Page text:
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China eyes top FDI host economy globally

2014-03-18 10:11:51   Copy:Xinhua English

BEIJING, March 7 (Xinhua) -- Despite rising labor costs, China's allure for foreign companies is increasing due to the growing market, high return on investment and government efforts to improve the business environment.

Li Keqiang said earlier this week in his government work report delivered to the nation's top legislature.

A combination of rising labor costs and a slowdown of economic growth from the past double-digit economic expansion rate seems to have created a perception that China has lost its allure for foreign companies. In fact, the truth is quite the opposite.

The Chinese mainland registered 127 billion U.S. dollars of foreign direct investment (FDI) inflows in 2013, closing the gap with the United States to about 32 billion dollars, according to the United Nations Conference on Trade and Development (UNCTAD).

Despite signs of recovery in some developed countries, FDI flows to the United States failed to reverse their decline, contrary to other signs of economic recovery over the past year. FDI flows to developed countries remained at a historically low share (39 percent) of total global FDI flows for the second consecutive year in 2013, the UNCTAD said earlier this year in a report.


"Foreign investors are still very interested in China. In the past, many came because of low wages and the opportunity to export. Now investors are more interested in the domestic market," contended David Dollar, a senior fellow at Washington's Brookings Institution.

"Higher wages are good for stimulating domestic demand, so higher wages are not an impediment to the new kind of investment coming to China," Dollar told Xinhua.

Dollar's view is echoed by Ryan Rutkowski, a China Research Analyst with Washington's Peterson Institute for International Economics, who believes that it still makes sense that multinationals continue to invest in China.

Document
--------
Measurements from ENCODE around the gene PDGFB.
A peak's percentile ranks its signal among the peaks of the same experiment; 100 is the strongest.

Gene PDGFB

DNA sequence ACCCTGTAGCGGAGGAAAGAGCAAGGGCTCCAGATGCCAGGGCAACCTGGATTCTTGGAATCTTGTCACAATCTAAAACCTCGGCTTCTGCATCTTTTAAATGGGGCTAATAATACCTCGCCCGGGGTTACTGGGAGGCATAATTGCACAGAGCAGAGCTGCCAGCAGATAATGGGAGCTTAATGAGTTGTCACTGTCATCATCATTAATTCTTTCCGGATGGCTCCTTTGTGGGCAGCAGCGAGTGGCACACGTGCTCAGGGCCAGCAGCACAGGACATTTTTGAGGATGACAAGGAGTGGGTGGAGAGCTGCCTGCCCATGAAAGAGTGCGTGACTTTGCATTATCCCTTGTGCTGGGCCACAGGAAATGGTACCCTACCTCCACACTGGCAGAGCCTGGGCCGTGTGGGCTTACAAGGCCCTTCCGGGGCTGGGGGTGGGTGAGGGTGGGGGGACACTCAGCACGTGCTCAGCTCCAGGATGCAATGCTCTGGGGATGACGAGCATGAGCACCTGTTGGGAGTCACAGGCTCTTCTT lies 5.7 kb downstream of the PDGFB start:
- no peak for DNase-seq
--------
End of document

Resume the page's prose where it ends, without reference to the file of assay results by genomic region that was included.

"China is a leading global consumer of many goods and services with strong growth prospects. The middle class in China's wealthiest provinces are already major global consumers of goods and increasingly services, while many markets in the interior are only just beginning to catch up. Manufacturers in China can now count on selling more goods to the Chinese market whereas before they focused primarily on exporting to advanced economies," Rutkowski told Xinhua.

Foreign companies remain attracted to China because it still offers superior returns. The income generated by foreign enterprises in China is among the highest in the world. The returns generated by FDI stock in China averaged 9.4 percent between 2002 and 2012, compared with only 5.8 percent for investment in the United States, he said in a recent analysis article.


Moreover, foreign companies can now invest in more diverse businesses in China. In the past, the vast majority of investments were confined to the export manufacturing sector, but today manufacturing represents only two fifths of foreign investment inflow, while the service sector share is now over half of new FDI inflow.

The recent string of reforms - the Shanghai pilot free trade zone (FTZ), experimenting with the "negative list" approach, opening up more service sectors and reducing government approval requirements - has helped bolster investor confidence and improved the business environment.

Lured by better trade, investment and administrative rules, about 100 companies have registered in the FTZ every day since September, according to the FTZ managers.

Yang Xiong, mayor of Shanghai, said earlier this week that the "negative list" identifying bans or restrictions on foreign investment in the FTZ will be shorter in its 2014 incarnation.

Nationwide, newly registered businesses increased by 27.6 percent last year, and private investment was up to 63 percent of total investment.

"We are all sharing the fruits of fast economic growth," commented Bian Chenggang, General Manager of Intel Products (Chengdu) Ltd..

By the end of December 2013, 252 Fortune 500 companies had set up branches in Chengdu, capital of southwest China's Sichuan Province. Last year alone, an additional 22 Fortune 500 companies settled in the city.